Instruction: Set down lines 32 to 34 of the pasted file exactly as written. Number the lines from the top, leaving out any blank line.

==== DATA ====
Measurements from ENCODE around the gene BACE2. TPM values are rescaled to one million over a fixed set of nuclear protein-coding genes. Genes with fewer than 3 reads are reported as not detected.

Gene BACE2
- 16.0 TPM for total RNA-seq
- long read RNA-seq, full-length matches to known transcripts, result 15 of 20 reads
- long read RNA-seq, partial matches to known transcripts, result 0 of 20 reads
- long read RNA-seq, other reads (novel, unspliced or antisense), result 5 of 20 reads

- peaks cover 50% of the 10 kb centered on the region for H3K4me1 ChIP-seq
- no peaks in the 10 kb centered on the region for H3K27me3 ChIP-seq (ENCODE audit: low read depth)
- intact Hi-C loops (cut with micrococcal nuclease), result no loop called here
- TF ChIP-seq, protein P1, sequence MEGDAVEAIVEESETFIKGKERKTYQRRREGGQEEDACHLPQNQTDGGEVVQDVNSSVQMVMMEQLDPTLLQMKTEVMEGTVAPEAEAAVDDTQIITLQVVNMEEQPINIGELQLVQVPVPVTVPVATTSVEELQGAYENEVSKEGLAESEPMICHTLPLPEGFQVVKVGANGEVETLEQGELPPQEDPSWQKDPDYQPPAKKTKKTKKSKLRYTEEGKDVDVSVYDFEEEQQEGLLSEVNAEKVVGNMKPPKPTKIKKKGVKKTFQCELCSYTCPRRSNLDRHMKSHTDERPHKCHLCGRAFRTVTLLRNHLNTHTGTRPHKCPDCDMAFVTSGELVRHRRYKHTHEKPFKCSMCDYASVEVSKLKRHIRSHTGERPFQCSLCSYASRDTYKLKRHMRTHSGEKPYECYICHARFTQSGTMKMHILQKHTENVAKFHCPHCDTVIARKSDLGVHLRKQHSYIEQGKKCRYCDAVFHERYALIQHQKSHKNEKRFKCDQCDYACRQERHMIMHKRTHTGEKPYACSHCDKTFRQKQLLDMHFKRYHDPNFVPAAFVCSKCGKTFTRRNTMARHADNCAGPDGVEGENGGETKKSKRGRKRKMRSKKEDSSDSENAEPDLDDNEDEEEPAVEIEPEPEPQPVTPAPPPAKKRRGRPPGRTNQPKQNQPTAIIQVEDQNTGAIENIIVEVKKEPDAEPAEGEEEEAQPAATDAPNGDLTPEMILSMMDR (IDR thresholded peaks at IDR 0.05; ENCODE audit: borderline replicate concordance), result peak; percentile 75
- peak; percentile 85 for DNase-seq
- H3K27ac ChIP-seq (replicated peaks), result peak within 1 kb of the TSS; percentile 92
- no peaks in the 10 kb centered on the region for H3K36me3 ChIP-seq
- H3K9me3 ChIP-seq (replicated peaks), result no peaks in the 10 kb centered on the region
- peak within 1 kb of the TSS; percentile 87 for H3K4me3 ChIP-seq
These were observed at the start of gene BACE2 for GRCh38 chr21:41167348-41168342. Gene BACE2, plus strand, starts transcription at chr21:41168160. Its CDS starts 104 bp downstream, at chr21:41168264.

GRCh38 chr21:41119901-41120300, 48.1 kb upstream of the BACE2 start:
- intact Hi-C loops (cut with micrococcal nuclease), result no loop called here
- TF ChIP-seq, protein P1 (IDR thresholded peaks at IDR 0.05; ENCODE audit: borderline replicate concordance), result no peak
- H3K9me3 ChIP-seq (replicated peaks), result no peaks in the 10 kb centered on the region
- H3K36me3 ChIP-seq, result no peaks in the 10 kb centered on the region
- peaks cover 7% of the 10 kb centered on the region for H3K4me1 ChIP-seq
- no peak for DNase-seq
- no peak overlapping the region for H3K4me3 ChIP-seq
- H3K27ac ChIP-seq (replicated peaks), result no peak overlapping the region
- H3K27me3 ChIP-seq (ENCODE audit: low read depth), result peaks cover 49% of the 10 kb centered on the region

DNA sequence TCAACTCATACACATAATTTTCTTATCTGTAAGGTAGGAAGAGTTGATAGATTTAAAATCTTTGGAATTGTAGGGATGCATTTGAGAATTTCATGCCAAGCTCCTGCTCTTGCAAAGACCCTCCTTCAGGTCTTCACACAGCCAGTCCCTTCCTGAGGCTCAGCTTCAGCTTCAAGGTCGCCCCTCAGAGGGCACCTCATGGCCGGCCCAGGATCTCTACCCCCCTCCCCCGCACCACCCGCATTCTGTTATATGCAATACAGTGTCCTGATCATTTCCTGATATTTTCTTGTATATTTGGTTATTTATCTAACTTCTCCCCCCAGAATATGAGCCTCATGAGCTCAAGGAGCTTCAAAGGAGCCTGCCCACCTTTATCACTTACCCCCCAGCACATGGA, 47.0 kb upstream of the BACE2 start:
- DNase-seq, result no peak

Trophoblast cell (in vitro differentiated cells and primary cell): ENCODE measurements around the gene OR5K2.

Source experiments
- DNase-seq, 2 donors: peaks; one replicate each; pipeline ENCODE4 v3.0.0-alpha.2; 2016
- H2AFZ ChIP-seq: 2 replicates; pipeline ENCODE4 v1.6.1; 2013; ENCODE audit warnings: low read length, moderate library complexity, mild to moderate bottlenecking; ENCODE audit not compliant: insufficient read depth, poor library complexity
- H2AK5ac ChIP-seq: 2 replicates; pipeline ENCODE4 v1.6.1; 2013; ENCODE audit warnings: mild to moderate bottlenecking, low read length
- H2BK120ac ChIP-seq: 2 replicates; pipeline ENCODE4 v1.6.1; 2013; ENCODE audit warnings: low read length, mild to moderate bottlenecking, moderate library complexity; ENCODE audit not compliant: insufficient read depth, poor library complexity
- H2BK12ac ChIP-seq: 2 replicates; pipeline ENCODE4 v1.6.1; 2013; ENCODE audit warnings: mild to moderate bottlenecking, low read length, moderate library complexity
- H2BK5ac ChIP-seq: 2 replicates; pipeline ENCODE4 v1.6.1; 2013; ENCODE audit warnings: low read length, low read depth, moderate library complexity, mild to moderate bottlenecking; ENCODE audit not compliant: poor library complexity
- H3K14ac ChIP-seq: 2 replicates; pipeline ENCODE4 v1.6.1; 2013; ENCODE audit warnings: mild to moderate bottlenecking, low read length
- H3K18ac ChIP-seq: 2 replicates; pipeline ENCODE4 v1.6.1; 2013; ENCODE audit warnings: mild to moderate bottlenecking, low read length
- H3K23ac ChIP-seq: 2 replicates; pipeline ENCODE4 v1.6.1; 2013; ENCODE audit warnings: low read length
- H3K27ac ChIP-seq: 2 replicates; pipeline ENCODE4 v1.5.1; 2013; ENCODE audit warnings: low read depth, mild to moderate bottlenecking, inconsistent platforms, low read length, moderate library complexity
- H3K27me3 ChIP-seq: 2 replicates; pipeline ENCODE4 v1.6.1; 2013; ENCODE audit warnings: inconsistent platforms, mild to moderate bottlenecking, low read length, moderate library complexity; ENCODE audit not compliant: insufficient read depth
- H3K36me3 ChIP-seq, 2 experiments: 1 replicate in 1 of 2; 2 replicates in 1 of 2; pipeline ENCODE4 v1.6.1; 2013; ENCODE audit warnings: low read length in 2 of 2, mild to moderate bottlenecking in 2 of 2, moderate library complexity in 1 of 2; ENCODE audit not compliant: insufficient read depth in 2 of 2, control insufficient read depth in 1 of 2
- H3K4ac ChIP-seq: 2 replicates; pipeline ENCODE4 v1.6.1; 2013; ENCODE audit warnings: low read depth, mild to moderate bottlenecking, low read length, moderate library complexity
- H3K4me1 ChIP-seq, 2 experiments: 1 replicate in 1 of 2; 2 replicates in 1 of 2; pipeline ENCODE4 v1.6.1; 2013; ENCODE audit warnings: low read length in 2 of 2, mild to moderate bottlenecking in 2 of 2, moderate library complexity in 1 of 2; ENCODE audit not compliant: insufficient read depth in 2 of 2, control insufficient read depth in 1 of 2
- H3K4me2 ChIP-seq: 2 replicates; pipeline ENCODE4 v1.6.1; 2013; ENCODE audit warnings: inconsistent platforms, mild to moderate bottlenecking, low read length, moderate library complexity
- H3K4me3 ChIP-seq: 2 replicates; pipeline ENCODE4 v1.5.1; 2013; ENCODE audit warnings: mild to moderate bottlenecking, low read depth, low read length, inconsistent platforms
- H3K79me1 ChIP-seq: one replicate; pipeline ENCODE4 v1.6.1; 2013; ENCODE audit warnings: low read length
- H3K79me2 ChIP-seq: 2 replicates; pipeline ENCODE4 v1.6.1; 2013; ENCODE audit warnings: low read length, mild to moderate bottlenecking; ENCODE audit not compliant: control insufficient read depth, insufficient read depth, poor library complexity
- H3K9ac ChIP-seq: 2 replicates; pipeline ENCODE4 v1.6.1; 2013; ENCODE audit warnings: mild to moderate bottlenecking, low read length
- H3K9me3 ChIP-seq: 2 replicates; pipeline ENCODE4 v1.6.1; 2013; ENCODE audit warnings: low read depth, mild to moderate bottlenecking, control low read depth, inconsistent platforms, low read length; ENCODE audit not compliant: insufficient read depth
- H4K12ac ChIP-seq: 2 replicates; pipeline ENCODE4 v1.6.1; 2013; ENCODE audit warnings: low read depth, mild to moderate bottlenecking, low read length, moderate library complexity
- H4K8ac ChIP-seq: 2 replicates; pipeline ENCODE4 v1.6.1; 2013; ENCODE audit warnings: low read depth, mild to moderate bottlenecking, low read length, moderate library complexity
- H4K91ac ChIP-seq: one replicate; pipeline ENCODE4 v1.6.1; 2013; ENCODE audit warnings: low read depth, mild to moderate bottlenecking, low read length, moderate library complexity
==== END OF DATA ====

- H2AFZ ChIP-seq: 2 replicates; pipeline ENCODE4 v1.6.1; 2013; ENCODE audit warnings: low read length, moderate library complexity, mild to moderate bottlenecking; ENCODE audit not compliant: insufficient read depth, poor library complexity
- H2AK5ac ChIP-seq: 2 replicates; pipeline ENCODE4 v1.6.1; 2013; ENCODE audit warnings: mild to moderate bottlenecking, low read length
- H2BK120ac ChIP-seq: 2 replicates; pipeline ENCODE4 v1.6.1; 2013; ENCODE audit warnings: low read length, mild to moderate bottlenecking, moderate library complexity; ENCODE audit not compliant: insufficient read depth, poor library complexity